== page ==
How has technology impacted your work as an interpreter?

We have to use technology, especially when you come across a term that you are unfamiliar with. You will intervene using our protocols and you can say, “Excuse me, this is the interpreter speaking. Would you please allow me to look up a term I’m not familiar with?”. It’s a real quick search that will not take except a few moments to look up terms that you are unfamiliar with.

And yes, even if you are an experienced interpreter, you will come across different terms and new words.

I think that currently, we are exposed to, and we are more open to different cultural backgrounds. For example, now we are in Ramadan, and most of Muslims are fasting. When I’m receiving calls from different providers, I think they have this information that the patient is fasting because of Ramadan. So, I think we are all more informed that there are differences and cultural backgrounds partly because of technology.

Finally, as an interpreter there is a lot of information you have to put down into things like intakes and so on. When you focus more on writing down intakes and paperwork, you lose your concentration on doing your main job as interpreter. On Boostlingo, I don’t have those problems. I can easily type my intakes, and then focus on my job as an interpreter, not on paperwork.

What is your advice for someone looking to start a career as an interpreter?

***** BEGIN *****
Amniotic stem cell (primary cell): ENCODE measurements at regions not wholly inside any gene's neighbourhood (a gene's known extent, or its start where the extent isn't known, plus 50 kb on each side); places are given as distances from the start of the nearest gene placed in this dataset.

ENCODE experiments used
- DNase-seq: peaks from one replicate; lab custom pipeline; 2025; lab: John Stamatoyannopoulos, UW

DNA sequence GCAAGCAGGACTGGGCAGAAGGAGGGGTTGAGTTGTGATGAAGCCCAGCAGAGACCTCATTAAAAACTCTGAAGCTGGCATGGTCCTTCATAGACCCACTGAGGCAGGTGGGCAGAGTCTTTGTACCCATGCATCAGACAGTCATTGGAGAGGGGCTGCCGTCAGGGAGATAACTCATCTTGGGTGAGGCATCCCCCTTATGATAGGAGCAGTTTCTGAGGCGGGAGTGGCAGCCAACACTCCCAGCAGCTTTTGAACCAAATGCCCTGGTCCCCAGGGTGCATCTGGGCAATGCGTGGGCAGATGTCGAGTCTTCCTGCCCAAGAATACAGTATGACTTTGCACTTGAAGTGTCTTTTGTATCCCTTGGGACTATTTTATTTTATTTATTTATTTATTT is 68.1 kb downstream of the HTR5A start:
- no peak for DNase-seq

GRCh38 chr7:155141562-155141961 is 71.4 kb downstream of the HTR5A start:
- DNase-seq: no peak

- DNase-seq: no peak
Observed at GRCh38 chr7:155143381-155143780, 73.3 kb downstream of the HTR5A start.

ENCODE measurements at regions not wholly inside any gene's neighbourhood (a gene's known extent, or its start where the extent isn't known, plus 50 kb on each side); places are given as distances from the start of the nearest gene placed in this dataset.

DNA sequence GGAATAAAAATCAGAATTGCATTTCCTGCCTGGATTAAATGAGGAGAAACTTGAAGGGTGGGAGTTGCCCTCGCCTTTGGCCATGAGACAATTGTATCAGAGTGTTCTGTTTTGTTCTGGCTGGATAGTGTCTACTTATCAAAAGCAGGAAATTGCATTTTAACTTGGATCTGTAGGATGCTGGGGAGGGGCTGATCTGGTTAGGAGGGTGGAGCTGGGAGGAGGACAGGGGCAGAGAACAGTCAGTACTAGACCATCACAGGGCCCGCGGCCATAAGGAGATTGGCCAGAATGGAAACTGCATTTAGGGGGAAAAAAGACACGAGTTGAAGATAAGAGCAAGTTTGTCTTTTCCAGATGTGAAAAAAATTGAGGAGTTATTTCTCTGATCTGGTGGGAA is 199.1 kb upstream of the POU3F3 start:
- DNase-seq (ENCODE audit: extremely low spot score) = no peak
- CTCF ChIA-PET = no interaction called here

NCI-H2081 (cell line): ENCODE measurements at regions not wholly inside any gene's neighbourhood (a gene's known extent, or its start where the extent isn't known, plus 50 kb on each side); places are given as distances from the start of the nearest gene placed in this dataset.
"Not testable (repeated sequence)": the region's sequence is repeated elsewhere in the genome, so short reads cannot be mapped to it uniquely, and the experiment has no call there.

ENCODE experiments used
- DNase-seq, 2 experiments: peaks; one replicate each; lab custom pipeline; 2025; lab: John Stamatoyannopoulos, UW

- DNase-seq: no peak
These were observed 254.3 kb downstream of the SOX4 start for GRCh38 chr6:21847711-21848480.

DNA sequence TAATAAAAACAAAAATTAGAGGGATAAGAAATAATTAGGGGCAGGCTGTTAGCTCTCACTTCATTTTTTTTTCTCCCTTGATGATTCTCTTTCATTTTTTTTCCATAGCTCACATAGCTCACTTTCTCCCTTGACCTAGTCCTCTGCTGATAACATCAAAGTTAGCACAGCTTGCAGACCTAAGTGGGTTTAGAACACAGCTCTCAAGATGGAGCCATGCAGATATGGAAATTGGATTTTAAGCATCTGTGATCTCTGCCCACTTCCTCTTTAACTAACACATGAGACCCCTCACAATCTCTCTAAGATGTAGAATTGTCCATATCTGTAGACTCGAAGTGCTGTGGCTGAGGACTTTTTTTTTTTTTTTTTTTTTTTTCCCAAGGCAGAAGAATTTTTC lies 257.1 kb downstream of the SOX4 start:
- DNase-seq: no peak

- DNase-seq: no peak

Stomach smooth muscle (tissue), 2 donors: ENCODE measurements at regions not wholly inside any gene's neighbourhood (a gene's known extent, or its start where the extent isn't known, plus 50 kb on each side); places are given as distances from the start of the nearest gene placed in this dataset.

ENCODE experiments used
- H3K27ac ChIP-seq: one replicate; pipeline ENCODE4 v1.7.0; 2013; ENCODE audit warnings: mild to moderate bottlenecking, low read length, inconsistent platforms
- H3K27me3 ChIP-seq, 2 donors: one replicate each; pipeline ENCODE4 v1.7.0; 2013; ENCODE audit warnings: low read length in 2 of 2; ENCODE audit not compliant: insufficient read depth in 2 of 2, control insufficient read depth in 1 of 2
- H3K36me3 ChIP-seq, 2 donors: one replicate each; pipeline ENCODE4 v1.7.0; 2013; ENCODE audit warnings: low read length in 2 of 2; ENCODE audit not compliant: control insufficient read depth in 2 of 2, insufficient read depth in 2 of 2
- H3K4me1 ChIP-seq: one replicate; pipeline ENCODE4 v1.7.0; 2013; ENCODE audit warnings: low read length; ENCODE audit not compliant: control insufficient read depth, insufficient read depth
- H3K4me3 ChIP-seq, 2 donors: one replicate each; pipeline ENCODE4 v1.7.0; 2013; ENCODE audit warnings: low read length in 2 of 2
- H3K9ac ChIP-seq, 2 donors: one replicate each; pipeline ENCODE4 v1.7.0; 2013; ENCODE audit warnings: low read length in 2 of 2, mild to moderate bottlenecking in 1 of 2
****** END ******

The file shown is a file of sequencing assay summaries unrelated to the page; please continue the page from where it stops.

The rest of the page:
The advice that I would give for interpreters, especially beginners, is to practice, practice, practice. Because the more you practice, the better you become, the more confidence you will display when you perform your tasks.

You will have to practice not only your language skills, but also mirroring whole words and the same intonation with the same tones. Even facial expressions, because you will have to convey the message, as it was said by the speakers you are assisting. So “practice” is the most important advice.

My next advice is to expand your vocabulary as much as you can. Even if you are an experienced interpreter, you will come across new terms and new words on a daily basis. You should look up those terms and try to convey the whole message as it is.

Finally, taking specialized courses would be very helpful for medical interpretation. I think there are many academies offering those interpretation courses that you should use before becoming an interpreter.